A total of 40 fires, suspected to have been caused by arson, destroyed 900 hectares of timber belonging to Border Timbers, disrupting production of sawlogs.
The fires also forced the company to re-allocate resources originally ear-marked for thinning to fire-salvaging operations.
But the financials still looked good. The company had a net profit of $6.1 billion in the six months to December, a drastic improvement from $805.2 million realised in the first half of the previous year.
Net profit for the year to June 2003 was nearly $5 billion.
The planting programme fell far short of target because of poor rains. This was expected to improve in the second half.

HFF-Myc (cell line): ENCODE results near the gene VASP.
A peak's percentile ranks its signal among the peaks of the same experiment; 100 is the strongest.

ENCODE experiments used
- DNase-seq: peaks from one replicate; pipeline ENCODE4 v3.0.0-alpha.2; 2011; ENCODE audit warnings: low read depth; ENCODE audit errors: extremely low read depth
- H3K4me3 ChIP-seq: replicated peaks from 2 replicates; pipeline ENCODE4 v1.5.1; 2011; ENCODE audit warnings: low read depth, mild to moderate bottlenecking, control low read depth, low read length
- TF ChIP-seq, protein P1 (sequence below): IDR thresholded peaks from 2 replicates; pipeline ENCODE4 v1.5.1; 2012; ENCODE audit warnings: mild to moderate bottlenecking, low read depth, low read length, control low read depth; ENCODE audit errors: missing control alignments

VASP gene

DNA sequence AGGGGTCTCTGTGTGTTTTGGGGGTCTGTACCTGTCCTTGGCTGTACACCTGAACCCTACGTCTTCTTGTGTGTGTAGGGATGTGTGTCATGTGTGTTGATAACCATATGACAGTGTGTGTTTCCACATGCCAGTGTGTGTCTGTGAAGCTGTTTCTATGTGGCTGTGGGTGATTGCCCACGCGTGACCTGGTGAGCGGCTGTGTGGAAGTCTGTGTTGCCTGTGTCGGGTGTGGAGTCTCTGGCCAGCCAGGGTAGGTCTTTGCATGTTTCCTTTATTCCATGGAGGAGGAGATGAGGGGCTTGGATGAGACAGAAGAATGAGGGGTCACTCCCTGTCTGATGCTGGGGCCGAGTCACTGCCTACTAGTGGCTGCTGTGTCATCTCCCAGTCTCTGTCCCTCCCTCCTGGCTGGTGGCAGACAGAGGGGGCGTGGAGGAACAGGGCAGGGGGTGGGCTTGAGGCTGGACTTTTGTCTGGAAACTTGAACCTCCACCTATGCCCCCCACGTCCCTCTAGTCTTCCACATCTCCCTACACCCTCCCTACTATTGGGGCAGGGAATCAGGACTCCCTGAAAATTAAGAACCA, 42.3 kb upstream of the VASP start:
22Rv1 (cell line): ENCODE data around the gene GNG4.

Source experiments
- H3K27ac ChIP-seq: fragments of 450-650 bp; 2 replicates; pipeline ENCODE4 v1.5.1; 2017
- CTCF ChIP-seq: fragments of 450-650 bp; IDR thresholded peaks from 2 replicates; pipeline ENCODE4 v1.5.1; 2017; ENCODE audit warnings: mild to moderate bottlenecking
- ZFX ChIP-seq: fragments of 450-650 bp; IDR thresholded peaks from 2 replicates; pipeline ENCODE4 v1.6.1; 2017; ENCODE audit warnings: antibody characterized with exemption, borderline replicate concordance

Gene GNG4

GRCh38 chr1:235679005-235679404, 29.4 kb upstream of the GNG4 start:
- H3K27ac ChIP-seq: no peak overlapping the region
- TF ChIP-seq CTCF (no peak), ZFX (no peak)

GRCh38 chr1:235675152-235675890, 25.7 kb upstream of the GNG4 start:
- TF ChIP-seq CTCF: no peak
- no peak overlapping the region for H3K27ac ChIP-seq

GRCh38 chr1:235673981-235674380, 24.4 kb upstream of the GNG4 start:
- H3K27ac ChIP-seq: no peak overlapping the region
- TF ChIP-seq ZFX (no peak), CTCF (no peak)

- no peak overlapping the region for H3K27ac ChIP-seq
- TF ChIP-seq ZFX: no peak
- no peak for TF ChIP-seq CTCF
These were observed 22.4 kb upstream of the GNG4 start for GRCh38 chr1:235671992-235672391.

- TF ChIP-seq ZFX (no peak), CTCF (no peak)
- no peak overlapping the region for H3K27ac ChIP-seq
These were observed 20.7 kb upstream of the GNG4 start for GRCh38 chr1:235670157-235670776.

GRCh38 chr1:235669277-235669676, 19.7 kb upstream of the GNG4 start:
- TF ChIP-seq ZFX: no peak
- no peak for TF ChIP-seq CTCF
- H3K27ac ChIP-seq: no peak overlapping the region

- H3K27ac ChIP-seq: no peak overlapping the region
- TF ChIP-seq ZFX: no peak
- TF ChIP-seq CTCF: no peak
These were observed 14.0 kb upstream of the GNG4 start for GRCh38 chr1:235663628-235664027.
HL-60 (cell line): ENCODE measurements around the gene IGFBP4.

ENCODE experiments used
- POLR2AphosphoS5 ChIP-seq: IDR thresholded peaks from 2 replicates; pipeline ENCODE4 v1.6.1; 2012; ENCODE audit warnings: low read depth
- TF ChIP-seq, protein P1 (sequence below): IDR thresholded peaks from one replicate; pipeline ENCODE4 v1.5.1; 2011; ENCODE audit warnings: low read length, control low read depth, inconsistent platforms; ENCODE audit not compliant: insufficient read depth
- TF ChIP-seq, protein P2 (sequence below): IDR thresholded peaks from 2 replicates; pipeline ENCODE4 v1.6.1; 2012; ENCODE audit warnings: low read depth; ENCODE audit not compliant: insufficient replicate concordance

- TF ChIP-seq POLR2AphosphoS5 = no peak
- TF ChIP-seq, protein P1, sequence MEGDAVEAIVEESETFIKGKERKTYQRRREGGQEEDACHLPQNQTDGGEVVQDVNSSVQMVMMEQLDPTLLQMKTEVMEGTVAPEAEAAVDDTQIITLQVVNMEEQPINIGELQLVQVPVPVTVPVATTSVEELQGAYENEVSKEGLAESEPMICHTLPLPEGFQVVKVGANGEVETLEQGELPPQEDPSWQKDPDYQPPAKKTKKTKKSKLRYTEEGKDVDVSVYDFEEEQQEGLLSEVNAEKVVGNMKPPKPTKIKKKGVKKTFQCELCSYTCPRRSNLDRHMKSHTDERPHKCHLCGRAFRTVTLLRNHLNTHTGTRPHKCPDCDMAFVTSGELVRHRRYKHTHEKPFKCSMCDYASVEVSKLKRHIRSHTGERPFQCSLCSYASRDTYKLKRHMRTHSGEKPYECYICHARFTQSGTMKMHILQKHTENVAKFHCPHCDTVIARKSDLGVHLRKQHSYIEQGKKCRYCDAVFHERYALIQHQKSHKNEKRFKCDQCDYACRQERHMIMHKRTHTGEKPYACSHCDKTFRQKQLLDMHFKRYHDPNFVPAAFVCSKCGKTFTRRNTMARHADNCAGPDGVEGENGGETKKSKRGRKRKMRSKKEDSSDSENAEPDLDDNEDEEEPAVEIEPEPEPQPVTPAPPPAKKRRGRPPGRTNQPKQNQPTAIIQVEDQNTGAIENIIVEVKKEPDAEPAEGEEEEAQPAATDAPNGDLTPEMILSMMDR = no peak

Pruning was ahead of target. The baboon menace was under control.
The Paulington factory performed well in the six months with production of multi-ply and sliced veneer exceeding targets.
Production of blockboard and thin-ply was below target.
Prices on the international market were not competitive and the company saw no rationale in continuing with exports.
On the financial side, sales soared from $3.2 billion to $21.3 billion with operating profit improving from $835.5 million to $7.5 billion.